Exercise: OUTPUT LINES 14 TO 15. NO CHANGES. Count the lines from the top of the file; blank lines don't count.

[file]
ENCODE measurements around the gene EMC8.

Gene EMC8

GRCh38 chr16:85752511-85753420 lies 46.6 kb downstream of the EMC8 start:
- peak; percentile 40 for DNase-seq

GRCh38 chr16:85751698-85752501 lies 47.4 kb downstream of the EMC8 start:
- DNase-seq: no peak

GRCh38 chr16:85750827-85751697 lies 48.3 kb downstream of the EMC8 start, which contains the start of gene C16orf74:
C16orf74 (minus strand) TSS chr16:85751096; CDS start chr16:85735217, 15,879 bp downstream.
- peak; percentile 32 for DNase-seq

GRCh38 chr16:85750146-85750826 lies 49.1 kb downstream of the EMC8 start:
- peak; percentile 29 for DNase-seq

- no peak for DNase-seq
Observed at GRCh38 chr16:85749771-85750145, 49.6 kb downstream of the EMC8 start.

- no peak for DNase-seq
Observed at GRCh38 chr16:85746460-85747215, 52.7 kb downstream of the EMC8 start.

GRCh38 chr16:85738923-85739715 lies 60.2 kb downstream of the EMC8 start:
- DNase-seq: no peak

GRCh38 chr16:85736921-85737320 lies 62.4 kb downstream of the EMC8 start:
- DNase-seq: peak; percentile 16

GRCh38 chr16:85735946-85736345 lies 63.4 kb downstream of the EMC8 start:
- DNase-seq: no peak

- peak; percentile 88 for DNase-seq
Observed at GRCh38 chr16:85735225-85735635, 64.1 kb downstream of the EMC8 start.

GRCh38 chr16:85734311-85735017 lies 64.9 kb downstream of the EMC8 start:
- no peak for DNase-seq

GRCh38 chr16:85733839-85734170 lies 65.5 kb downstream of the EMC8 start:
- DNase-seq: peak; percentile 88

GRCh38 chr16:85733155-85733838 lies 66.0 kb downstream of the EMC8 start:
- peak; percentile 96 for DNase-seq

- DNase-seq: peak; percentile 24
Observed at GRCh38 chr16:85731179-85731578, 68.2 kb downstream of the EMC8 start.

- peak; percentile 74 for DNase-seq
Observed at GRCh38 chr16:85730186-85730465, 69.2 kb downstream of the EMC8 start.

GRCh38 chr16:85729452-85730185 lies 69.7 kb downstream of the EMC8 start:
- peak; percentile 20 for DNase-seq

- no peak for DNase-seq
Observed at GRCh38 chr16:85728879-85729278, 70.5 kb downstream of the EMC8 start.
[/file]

- no peak for DNase-seq
Observed at GRCh38 chr16:85746460-85747215, 52.7 kb downstream of the EMC8 start.